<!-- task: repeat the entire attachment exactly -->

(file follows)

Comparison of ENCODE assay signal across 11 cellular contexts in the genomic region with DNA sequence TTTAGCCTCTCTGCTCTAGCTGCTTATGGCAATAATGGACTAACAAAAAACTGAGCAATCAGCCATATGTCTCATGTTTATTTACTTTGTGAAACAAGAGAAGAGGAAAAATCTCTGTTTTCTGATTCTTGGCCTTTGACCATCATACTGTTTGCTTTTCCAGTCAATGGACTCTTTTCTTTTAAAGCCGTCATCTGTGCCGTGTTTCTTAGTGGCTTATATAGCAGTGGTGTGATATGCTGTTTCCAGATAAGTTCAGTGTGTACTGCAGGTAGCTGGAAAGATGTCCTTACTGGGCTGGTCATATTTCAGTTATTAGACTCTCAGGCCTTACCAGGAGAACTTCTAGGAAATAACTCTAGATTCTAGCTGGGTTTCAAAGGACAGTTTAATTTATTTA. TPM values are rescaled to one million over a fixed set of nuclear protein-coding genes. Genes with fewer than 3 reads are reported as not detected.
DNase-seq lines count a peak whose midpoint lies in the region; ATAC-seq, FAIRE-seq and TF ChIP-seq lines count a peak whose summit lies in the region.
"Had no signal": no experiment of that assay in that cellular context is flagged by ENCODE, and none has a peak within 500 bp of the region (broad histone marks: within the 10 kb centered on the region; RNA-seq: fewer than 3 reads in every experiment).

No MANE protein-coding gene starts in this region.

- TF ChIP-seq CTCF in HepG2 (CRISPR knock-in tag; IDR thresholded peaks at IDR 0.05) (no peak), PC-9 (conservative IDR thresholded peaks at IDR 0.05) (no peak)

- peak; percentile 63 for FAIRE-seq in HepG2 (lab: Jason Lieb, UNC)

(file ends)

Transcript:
Comparison of ENCODE assay signal across 11 cellular contexts in the genomic region with DNA sequence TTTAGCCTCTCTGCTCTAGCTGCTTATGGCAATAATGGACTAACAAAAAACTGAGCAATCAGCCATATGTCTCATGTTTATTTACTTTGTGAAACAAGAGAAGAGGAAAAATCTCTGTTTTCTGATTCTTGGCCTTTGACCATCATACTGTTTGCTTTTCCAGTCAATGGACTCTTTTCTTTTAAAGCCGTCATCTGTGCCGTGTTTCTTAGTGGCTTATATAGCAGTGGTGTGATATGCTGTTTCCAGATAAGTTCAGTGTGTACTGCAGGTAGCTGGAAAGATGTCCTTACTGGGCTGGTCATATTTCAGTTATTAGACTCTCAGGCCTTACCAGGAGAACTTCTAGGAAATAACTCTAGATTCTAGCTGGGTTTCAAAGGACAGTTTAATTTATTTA. TPM values are rescaled to one million over a fixed set of nuclear protein-coding genes. Genes with fewer than 3 reads are reported as not detected.
DNase-seq lines count a peak whose midpoint lies in the region; ATAC-seq, FAIRE-seq and TF ChIP-seq lines count a peak whose summit lies in the region.
"Had no signal": no experiment of that assay in that cellular context is flagged by ENCODE, and none has a peak within 500 bp of the region (broad histone marks: within the 10 kb centered on the region; RNA-seq: fewer than 3 reads in every experiment).

No MANE protein-coding gene starts in this region.

- TF ChIP-seq CTCF in HepG2 (CRISPR knock-in tag; IDR thresholded peaks at IDR 0.05) (no peak), PC-9 (conservative IDR thresholded peaks at IDR 0.05) (no peak)

- peak; percentile 63 for FAIRE-seq in HepG2 (lab: Jason Lieb, UNC)